An internet cookie is nothing more than a digital version of that piece of paper the owner scribbled down all your previous purchase transactions.
Because the nature of the internet is stateless, a cookie can keep track of all future request/response transactions your web browser makes to a particular internet website.
The first time you make a request to a brand new internet site, the remote server will create a new internet cookie that will reside on your computer.
The second time you make a request to the same internet site, that client-side cookie content will get sent to the remote server. When the remote server receives your request, it will know you visited their site before.
Armed with that information, the remote server can modify the response it sends back to you. It can tailor the response, based on your previous actions.
For instance, if I’ve been searching on amazon.com for a specific science fiction book, the next time I visit Amazon, thanks to the internet cookie, it will know I was previously looking for science fiction authors, and suggest other science fiction authors I might be interested in.
It stands to reason I am a science fiction fan, and will most likely look for new sci-fi authors in the future.
It’s almost scary how predictive website like Amazon know my purchasing habits. Thanks to internet cookies, Amazon knows my complete surfing and purchasing history on their site.
Very valuable information for Amazon, indeed.
But now think about how valuable my window shopping and/or purchasing history on Amazon would be to other e-commerce sites and advertisers.
That cookie would be a very valuable source of information, would it not? Especially to other third parties.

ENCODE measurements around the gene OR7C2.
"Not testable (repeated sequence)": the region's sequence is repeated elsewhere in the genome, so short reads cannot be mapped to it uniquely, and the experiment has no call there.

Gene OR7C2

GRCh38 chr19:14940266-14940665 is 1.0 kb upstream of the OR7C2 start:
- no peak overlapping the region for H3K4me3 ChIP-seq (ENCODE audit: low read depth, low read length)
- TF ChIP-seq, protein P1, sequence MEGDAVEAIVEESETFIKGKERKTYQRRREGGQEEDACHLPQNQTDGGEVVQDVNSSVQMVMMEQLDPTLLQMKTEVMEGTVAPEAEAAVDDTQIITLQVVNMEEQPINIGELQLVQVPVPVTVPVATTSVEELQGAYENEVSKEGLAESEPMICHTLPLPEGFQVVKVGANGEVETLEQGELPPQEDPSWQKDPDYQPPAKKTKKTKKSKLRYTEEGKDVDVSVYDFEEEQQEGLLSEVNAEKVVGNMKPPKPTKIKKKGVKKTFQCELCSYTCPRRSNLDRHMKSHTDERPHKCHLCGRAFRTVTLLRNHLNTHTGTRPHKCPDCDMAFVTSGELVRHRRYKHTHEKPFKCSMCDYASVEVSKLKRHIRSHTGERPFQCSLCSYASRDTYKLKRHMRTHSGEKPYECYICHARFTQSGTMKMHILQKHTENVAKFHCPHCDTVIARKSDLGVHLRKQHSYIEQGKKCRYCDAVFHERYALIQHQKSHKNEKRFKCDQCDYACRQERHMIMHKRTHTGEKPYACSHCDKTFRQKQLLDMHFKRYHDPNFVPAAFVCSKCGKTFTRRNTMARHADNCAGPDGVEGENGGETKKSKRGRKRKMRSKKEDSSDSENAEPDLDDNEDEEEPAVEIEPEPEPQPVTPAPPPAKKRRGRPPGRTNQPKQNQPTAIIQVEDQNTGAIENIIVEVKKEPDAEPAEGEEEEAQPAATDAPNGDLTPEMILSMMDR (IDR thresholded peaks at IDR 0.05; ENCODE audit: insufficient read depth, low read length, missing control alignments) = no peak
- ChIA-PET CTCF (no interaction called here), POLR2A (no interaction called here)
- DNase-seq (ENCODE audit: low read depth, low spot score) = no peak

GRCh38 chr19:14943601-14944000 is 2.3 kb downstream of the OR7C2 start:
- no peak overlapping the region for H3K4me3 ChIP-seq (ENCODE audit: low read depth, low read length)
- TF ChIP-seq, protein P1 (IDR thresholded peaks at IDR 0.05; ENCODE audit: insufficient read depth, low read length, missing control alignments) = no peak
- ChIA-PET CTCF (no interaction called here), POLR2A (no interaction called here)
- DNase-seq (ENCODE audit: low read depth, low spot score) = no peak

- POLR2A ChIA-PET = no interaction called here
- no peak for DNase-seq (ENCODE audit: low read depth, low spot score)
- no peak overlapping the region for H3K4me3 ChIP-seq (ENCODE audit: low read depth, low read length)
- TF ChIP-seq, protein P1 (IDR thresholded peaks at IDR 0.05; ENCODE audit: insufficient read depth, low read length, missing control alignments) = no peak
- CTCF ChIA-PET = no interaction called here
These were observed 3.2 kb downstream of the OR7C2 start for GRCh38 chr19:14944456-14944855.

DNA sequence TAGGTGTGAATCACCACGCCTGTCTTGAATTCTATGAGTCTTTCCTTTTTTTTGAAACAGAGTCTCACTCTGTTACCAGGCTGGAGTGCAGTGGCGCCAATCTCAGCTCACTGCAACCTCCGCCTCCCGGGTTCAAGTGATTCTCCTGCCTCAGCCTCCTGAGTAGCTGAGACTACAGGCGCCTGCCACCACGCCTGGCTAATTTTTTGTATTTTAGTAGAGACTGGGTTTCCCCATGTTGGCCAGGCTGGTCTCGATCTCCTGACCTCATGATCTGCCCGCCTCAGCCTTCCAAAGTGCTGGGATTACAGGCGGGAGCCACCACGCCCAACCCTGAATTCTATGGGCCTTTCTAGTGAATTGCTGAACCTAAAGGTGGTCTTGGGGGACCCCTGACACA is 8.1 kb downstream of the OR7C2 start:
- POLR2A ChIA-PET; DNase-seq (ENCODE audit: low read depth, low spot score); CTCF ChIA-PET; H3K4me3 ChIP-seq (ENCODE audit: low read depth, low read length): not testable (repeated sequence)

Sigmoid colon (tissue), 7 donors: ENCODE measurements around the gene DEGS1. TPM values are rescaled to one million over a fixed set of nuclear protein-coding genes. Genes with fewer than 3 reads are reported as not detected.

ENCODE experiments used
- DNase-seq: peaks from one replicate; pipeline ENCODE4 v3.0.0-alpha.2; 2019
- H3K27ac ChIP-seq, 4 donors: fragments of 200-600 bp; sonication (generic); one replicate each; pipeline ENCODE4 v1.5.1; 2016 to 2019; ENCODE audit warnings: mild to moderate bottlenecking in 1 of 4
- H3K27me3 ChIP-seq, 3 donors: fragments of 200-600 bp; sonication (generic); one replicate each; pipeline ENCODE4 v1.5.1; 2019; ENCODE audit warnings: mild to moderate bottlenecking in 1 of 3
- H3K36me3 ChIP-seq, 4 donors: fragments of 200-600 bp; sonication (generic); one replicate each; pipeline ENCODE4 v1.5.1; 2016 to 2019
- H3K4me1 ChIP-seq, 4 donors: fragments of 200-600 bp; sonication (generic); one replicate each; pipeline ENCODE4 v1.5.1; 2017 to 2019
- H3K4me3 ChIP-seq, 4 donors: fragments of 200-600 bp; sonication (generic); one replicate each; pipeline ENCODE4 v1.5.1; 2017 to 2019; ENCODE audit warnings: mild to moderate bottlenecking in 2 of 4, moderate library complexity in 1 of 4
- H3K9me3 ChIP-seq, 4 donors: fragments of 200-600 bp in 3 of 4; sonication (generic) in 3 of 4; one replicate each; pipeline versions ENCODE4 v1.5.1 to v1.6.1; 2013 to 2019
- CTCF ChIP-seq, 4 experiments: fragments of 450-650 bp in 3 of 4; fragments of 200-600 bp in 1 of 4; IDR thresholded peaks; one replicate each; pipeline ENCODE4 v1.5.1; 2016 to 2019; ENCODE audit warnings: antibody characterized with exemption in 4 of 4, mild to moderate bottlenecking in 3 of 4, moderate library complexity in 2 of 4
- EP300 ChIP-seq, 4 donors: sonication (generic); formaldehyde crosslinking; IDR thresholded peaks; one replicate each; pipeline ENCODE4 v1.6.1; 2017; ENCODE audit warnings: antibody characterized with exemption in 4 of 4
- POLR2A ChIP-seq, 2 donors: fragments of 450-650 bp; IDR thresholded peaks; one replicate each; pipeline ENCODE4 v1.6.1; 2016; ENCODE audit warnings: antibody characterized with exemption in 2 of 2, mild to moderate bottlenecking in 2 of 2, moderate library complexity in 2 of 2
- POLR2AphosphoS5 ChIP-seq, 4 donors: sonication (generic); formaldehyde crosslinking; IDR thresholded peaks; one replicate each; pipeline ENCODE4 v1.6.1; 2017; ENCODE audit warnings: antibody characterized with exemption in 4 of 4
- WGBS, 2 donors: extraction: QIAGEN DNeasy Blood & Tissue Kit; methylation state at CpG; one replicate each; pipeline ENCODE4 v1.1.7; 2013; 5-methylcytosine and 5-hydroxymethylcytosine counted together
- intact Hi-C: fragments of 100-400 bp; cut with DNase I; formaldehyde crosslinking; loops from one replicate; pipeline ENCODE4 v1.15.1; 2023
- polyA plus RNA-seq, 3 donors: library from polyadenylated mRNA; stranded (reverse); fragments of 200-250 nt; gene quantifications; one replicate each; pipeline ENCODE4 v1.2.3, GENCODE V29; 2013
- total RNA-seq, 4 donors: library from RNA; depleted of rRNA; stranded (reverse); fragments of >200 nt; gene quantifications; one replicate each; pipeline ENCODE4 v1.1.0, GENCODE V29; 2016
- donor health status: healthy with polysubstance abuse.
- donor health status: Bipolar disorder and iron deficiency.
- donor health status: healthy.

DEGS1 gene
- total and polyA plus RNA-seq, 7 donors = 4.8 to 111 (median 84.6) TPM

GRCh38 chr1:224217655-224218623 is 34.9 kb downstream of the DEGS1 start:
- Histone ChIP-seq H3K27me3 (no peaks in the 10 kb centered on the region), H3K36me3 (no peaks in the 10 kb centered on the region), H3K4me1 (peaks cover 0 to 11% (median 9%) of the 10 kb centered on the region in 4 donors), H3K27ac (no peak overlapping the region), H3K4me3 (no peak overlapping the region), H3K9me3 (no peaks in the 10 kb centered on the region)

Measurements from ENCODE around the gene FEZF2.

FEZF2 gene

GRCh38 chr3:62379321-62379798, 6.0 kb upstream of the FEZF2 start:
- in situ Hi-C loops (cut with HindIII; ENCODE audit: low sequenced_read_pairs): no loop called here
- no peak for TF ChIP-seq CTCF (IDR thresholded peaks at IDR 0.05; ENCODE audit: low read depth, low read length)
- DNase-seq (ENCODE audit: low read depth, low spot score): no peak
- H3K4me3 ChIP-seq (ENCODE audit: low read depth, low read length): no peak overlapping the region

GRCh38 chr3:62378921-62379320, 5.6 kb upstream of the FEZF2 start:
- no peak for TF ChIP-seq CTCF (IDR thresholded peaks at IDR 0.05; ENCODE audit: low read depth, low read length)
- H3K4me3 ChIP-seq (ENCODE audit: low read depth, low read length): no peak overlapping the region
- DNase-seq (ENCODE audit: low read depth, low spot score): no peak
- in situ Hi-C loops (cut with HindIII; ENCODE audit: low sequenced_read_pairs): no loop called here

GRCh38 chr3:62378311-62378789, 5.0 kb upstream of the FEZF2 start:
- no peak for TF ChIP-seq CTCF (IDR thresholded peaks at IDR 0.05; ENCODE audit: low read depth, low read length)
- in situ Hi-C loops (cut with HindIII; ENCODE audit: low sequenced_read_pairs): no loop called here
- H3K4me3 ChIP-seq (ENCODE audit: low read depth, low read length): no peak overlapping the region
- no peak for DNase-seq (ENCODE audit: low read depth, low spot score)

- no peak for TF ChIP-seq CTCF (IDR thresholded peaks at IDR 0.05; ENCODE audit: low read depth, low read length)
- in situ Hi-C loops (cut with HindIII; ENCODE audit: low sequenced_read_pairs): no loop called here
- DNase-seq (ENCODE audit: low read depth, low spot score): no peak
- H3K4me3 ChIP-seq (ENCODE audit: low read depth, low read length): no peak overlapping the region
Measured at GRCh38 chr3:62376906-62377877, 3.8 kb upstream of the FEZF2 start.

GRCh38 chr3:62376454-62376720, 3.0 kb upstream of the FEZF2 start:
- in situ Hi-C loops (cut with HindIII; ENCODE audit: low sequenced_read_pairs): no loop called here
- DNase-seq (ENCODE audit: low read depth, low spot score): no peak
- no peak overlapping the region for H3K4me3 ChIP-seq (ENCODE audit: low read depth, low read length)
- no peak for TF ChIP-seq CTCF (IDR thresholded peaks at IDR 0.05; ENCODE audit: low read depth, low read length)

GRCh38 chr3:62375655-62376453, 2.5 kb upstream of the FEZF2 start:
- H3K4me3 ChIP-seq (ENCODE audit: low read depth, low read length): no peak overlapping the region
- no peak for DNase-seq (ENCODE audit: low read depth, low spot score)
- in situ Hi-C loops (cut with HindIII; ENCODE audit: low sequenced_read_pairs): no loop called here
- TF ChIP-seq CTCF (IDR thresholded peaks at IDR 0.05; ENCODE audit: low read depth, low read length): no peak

And that is exactly what Apple is trying to address with their flagship internet web browser, Safari.
Why Apple Is Rethinking Cookies
Apple wants to make it impossible for 3rd party advertisers to utilize internet cookie information for their own purposes.
As you can imagine, these third-party advertisers and networks are up in arms about Apple’s actions.
Apple, unlike Google, does not make its revenue by advertising. They make the lion’s share of their profits from their hardware products like Macs, iPads and iPhones.
They have no desire to let third party advertisers take advantage of cookies to follow your online surfing and shopping habits on the internet.
But I foresee this feature becoming very popular with most internet users.
We are already bombarded with internet banner ads and other types of online advertisements as we surf the internet.
Apple takes user privacy seriously and I don’t foresee many users complaining about making it harder for internet advertisers to limit the visibility into your surfing and shopping habits.
Could this be the beginning of the cookie crumbling? Only time will tell, but as for me, I can live without cookie abuse. I’ll make do with a cold glass of milk.